A Look Back at California Western’s Remarkable Journey
Arise, You Have been Called to Greatness

The heart and soul of what California Western has achieved over the past four decades is embodied in the person of its longest-serving and unquestionably most enthusiastic professor, William C. Lynch.

At 81, and in his 36th year at California Western, Lynch has had an extraordinary teaching career, fueled by the energy of someone half his age. His passion and talent for turning bewildered first-year students into critically-thinking, questioning learners provides a foundation for the rest of their school years, and ultimately for success in legal practice.

Along the way, Lynch found time to serve as associate dean for two years in the ‘90s, coach the interscholastic National Moot Court Team, conduct a bar preparation course, and tutor individuals for the bar. Lynch has also served as tireless ambassador for California Western, traveling throughout the U.S. recruiting students and hosting alumni events.

“What can I say,” Lynch says with a smile. “I’ve had a real love affair with this school. My feelings are that strong and it’s why I’m still teaching. I really like being a part of building something, whether it’s a student’s capabilities or improving the school in some way.”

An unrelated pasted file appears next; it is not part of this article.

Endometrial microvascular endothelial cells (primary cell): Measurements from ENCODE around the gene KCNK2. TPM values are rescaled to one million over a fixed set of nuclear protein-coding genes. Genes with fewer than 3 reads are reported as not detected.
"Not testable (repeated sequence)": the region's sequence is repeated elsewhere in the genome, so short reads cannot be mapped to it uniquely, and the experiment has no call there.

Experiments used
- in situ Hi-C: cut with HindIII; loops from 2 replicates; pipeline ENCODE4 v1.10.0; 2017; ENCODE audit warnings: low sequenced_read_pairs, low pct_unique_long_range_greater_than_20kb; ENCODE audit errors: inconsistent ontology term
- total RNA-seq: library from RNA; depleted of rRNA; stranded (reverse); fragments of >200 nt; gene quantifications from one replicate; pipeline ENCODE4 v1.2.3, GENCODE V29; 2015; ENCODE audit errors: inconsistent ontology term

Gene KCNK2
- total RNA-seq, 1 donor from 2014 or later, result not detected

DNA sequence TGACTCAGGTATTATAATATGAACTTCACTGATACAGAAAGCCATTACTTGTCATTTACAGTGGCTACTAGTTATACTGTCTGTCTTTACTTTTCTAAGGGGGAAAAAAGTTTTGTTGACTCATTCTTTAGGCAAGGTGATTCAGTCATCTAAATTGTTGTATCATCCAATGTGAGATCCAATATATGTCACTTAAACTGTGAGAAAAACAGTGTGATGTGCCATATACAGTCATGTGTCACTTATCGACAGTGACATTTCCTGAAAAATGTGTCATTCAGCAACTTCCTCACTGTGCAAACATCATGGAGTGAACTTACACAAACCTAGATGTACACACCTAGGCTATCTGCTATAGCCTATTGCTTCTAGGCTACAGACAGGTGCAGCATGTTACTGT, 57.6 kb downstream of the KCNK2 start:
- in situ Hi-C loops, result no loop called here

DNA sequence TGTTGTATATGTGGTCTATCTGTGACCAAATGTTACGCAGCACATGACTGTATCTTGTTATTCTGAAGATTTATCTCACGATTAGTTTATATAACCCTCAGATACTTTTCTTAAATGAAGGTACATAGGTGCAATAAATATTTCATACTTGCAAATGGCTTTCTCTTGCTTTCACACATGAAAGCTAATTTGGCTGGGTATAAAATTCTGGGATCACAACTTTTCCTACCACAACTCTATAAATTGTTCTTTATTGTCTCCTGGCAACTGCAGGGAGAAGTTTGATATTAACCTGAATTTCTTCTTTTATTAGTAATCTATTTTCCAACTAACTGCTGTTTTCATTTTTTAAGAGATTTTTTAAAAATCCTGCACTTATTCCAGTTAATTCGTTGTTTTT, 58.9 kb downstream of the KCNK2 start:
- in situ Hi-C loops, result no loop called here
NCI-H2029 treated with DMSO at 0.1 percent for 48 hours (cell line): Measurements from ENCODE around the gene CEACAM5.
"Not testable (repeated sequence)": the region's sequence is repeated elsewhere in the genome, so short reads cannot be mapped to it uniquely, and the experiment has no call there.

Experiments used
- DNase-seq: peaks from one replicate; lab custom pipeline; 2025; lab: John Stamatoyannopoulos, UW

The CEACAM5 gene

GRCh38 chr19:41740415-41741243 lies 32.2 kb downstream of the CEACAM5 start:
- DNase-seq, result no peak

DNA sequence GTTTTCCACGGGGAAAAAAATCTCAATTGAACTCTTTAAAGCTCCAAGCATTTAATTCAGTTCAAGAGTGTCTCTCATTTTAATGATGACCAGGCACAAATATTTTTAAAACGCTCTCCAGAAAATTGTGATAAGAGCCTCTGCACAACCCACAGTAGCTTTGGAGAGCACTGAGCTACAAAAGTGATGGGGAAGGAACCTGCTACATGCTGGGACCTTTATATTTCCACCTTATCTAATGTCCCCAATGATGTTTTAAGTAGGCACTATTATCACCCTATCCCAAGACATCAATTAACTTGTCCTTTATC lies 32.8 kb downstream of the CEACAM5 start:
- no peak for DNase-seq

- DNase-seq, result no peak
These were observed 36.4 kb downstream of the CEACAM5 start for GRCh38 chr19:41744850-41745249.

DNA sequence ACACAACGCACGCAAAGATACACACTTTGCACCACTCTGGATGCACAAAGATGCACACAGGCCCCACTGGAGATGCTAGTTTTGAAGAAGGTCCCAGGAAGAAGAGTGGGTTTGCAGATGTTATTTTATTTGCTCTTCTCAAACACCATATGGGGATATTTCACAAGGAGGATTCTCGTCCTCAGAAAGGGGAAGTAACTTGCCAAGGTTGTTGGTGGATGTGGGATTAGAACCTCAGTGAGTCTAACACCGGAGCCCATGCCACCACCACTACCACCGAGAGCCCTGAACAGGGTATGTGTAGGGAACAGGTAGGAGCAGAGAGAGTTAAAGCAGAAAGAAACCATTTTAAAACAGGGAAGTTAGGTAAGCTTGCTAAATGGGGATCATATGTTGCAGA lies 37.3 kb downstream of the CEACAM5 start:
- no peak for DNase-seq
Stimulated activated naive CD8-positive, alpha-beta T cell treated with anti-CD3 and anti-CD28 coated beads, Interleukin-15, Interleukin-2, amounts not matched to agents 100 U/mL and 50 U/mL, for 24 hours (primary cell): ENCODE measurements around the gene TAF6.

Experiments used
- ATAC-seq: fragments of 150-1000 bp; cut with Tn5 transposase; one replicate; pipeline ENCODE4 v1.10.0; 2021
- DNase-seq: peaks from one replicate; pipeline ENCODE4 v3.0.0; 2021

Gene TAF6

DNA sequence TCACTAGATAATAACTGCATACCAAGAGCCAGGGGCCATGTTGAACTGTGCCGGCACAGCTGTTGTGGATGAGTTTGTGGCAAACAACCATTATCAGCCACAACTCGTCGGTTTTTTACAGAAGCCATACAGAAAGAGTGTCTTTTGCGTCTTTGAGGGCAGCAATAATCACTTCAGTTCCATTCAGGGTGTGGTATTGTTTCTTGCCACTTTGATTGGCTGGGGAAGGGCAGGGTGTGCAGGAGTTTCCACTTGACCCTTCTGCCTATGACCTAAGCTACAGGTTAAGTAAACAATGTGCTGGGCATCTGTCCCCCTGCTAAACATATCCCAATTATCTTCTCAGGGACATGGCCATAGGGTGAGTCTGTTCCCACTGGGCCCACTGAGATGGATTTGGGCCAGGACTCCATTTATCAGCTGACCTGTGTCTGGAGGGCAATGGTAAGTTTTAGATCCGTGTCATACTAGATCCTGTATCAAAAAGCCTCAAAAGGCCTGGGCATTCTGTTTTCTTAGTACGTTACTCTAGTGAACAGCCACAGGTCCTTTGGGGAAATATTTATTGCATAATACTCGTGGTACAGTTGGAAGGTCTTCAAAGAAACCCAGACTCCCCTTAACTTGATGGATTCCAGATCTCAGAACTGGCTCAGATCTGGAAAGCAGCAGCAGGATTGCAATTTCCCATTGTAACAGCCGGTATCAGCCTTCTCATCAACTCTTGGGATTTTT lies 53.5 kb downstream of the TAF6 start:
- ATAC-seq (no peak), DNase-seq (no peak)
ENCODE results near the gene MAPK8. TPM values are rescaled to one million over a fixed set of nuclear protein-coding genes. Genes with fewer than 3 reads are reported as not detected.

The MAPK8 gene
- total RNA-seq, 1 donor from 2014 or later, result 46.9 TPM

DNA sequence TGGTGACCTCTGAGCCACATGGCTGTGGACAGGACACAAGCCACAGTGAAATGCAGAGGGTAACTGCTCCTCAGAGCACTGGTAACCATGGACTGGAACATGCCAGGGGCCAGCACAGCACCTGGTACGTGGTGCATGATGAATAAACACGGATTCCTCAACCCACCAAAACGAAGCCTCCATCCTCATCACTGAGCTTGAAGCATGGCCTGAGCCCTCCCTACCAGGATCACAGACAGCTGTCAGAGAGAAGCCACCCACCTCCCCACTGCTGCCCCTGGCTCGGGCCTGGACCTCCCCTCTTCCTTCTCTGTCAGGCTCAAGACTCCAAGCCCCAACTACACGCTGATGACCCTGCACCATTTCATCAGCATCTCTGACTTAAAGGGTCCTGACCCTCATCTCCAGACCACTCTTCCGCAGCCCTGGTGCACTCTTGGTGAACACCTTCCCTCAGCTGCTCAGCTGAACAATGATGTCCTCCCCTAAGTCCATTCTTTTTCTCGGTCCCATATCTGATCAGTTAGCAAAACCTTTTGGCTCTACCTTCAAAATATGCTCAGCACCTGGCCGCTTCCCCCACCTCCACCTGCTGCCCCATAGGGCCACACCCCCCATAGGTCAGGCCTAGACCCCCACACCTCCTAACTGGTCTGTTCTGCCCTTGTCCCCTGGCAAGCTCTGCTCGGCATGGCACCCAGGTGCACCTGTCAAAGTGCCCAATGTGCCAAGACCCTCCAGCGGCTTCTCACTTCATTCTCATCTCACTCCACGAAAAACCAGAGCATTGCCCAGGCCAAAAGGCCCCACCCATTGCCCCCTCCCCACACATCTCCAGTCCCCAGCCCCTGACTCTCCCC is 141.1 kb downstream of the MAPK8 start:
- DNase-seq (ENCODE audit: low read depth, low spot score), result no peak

Remarkably, Lynch’s California Western success came after he retired from an equally impressive 22-year career in the U.S Navy. Before he retired as a JAG officer in 1978, he served as special counsel to the Secretary of the Navy and helped negotiate a treaty with the Soviet navy.

Now, with plans to retire in two years, along with the honor of being selected as commencement speaker at this past May’s graduation, Lynch can begin to see the finish line. As he looks back, he believes one of his most important legacies will be the change in culture and atmosphere he and four other new professors achieved when they arrived together in the late 1970s.

“We were called the ‘gang of five’ and most of us hated law school because it was based on the brutal ‘Paper Chase’-Kingsfield model in which the professors were condescending, if not downright cruel. They were completely inaccessible and often hostile to students,” Lynch says. “Our approach was that the welfare of our students came first; that what we wanted most was for them to succeed. We achieved that with good teachers dedicated to excellence who had open-door policies and made a point of being available. That’s the character of the law school to this day, and it’s what makes California Western special.”

That close connection with students, many of whom have become friends, is what Lynch says he will miss most.

“There’s nothing quite like working with a first-year kid who doesn’t have a clue about anything and watching the light suddenly go on when they finally get it. I’ve enjoyed watching my students go out and accomplish great things. I’m like a proud father, and for a teacher, there’s no better feeling in the world.”